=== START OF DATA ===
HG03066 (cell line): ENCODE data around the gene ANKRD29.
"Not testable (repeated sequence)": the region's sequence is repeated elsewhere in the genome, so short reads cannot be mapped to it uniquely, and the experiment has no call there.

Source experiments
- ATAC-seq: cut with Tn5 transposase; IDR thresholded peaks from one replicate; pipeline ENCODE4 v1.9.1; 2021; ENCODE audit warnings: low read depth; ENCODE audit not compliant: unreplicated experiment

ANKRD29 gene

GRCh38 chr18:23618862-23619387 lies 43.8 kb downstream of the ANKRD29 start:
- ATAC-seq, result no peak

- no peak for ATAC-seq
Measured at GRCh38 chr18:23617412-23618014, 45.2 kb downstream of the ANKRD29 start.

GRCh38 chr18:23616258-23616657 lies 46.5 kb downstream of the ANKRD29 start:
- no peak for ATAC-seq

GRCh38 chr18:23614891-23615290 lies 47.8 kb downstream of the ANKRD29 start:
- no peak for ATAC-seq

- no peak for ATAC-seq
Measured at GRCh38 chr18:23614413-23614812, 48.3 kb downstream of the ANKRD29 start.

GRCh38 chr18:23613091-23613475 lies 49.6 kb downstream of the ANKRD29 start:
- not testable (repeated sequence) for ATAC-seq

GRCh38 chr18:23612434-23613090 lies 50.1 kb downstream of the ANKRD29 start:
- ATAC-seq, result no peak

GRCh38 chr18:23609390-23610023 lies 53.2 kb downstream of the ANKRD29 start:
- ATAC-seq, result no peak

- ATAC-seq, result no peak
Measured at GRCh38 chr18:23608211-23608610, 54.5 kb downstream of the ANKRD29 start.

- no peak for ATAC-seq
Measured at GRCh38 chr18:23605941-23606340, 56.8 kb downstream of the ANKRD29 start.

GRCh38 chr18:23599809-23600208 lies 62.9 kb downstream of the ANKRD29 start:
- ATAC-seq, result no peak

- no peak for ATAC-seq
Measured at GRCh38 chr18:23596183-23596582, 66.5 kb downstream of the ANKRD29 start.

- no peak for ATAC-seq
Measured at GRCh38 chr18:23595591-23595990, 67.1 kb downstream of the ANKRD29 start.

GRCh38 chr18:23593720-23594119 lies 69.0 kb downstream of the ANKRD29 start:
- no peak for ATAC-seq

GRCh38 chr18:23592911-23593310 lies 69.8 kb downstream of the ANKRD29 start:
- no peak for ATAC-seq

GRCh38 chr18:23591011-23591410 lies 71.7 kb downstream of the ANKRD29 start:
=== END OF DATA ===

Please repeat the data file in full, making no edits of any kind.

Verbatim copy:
HG03066 (cell line): ENCODE data around the gene ANKRD29.
"Not testable (repeated sequence)": the region's sequence is repeated elsewhere in the genome, so short reads cannot be mapped to it uniquely, and the experiment has no call there.

Source experiments
- ATAC-seq: cut with Tn5 transposase; IDR thresholded peaks from one replicate; pipeline ENCODE4 v1.9.1; 2021; ENCODE audit warnings: low read depth; ENCODE audit not compliant: unreplicated experiment

ANKRD29 gene

GRCh38 chr18:23618862-23619387 lies 43.8 kb downstream of the ANKRD29 start:
- ATAC-seq, result no peak

- no peak for ATAC-seq
Measured at GRCh38 chr18:23617412-23618014, 45.2 kb downstream of the ANKRD29 start.

GRCh38 chr18:23616258-23616657 lies 46.5 kb downstream of the ANKRD29 start:
- no peak for ATAC-seq

GRCh38 chr18:23614891-23615290 lies 47.8 kb downstream of the ANKRD29 start:
- no peak for ATAC-seq

- no peak for ATAC-seq
Measured at GRCh38 chr18:23614413-23614812, 48.3 kb downstream of the ANKRD29 start.

GRCh38 chr18:23613091-23613475 lies 49.6 kb downstream of the ANKRD29 start:
- not testable (repeated sequence) for ATAC-seq

GRCh38 chr18:23612434-23613090 lies 50.1 kb downstream of the ANKRD29 start:
- ATAC-seq, result no peak

GRCh38 chr18:23609390-23610023 lies 53.2 kb downstream of the ANKRD29 start:
- ATAC-seq, result no peak

- ATAC-seq, result no peak
Measured at GRCh38 chr18:23608211-23608610, 54.5 kb downstream of the ANKRD29 start.

- no peak for ATAC-seq
Measured at GRCh38 chr18:23605941-23606340, 56.8 kb downstream of the ANKRD29 start.

GRCh38 chr18:23599809-23600208 lies 62.9 kb downstream of the ANKRD29 start:
- ATAC-seq, result no peak

- no peak for ATAC-seq
Measured at GRCh38 chr18:23596183-23596582, 66.5 kb downstream of the ANKRD29 start.

- no peak for ATAC-seq
Measured at GRCh38 chr18:23595591-23595990, 67.1 kb downstream of the ANKRD29 start.

GRCh38 chr18:23593720-23594119 lies 69.0 kb downstream of the ANKRD29 start:
- no peak for ATAC-seq

GRCh38 chr18:23592911-23593310 lies 69.8 kb downstream of the ANKRD29 start:
- no peak for ATAC-seq

GRCh38 chr18:23591011-23591410 lies 71.7 kb downstream of the ANKRD29 start: